Group homes for teens are available and used for many reasons. Parents may need to send away a troubled teen, or a teen may be suffering a disorder or substance abuse problem, or a teen may be left without a family and nowhere else to go. These group homes aim to help the teen live in a safe, encouraging environment, although this is not always the case if a home does not have proper funding, support or volunteers.

History

Group homes for teens have been around since the 1960s. When they originally emerged, they were not in good condition and were mainly used for runaways, started by runaways. Over the years, small, housing facilities placed within society have acted as a haven for runaways, troubled or abandoned teens. At one time, many people were skeptical about teen group homes because they felt they were similar to psychiatric hospitals, drug houses or brothels. Eventually, statistics and tests involving group homes have shown that teens who have lived within group homes have routinely shown a positive increase in self-esteem and independence, adaptive behavior, stable lifestyle and community integration. They are usually started and run by older mentors--most with social work, therapy experience or psychology degrees.

Function

Teen group homes are designed in order to provide private families for teens who need help or a place to go. They provide shelter, sometimes education and therapy, nourishment, safety, and hopefully a way to connect with others who want to get back on their feet. It places teens in a place where they can live for a certain period, usually extended, and stabilize themselves. The aim is to help teach the teen problem-solving skills, common sense, maturity, a sense of responsibility and develop self-esteem in order for them to live a healthy, successful lifestyle after leaving.

Types

There are many types of groups homes for teens. They are bought by administrators and opened as a residential place for teens. They can be for a specific problem or reason, or it can be a large home dealing with combined issues that troubled teens encounter. Group homes for teens can be for any of the following: drug abuse, depression, suicide, ADD/ADHD, alcohol use, pregnancy, behavior problems, smoking, conduct disorders, eating disorders, violence, anger, learning disabilities, bipolar disorders or at-risk youth. Each group home focuses on the specific problems that teens are having, and these homes are prevalent in society without sticking out among other residential homes.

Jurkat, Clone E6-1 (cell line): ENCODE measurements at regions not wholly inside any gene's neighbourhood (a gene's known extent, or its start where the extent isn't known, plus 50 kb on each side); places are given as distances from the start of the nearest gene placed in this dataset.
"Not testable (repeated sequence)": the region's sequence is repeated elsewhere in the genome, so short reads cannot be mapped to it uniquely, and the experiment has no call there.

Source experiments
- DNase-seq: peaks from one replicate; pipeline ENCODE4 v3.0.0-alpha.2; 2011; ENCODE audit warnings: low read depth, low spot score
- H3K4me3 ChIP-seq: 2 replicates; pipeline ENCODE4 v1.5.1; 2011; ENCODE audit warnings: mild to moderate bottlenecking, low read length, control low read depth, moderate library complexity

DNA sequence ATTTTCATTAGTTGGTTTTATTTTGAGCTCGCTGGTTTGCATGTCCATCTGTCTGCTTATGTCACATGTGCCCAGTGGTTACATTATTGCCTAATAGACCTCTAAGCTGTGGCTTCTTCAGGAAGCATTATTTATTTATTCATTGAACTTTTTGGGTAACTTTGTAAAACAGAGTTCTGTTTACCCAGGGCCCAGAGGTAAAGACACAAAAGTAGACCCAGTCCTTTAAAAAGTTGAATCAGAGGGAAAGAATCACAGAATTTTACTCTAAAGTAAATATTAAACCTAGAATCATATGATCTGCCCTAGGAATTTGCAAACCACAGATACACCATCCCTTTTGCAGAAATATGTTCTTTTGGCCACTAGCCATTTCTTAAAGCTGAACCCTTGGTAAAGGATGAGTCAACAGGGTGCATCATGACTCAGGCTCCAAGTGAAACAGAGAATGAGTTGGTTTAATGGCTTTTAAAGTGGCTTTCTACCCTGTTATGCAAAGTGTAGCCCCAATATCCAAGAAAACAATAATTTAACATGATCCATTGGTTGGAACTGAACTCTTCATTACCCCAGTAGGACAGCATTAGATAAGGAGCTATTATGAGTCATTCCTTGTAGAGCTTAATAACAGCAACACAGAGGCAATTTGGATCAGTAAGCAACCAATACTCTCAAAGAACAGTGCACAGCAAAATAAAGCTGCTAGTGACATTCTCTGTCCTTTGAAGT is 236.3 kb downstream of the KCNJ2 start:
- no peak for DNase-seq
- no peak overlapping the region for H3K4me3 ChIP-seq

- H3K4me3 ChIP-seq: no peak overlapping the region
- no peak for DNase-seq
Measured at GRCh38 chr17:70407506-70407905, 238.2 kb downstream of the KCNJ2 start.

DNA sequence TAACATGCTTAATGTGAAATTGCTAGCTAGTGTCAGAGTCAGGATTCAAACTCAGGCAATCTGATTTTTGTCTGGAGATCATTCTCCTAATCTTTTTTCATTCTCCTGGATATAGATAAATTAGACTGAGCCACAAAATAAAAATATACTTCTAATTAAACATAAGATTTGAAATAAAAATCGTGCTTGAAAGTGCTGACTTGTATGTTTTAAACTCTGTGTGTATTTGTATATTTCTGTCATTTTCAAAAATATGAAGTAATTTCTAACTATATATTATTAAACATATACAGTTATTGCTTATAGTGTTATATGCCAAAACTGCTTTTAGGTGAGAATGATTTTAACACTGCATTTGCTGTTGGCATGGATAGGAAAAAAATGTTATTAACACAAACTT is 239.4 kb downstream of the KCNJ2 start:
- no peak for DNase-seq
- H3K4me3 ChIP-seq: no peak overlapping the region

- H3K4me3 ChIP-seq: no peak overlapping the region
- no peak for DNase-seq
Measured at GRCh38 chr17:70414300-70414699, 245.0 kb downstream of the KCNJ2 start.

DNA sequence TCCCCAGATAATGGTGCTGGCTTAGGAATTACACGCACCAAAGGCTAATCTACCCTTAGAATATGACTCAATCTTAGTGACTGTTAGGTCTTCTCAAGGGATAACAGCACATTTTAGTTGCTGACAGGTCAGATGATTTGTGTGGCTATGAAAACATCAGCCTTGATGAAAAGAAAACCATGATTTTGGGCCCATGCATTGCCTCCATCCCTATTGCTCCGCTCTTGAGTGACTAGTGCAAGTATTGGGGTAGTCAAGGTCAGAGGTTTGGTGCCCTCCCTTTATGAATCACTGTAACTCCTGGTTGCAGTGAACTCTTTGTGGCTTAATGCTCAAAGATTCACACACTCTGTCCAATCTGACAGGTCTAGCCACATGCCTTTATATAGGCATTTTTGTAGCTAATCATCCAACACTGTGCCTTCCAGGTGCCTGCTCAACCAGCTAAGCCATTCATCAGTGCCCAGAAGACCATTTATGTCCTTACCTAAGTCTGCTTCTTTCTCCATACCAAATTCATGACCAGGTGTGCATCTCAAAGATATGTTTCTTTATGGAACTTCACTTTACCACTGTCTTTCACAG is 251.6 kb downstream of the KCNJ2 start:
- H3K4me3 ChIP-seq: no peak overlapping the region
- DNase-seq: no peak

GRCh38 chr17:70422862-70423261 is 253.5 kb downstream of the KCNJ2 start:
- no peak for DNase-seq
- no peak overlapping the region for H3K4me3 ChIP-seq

Considerations

There are many things to consider when deciding whether one should be sent to a group home. It's a big decision, and intensive research and thought should be put into the decision. The teen should be evaluated and tested thoroughly to see if he is in high-risk categories for his situation or behavior. You want to make sure you find a group home for a teen that provides a home-like environment, has a well-trained and patient staff and a satisfactory teen-to-staff ratio. These homes are known for benefiting a teen's lifestyle when living there, but there are also instances in which the home has made a teen's situation worse because of improper funding, support, administration and environment. It can also increase negative and unhealthy behavior in a teen, though it can also counteract this behavior.

Misconceptions

A popular misconception about group homes for teens is that they mostly all spur a negative living environment because of lack of funding. This may be true in certain cases, but for the most part teens grow and mature in group homes, and they end up with the ability to stabilize themselves upon leaving the group home. It is also a misconception to think that group homes for teens always spur alcoholism, drug usage or promiscuity.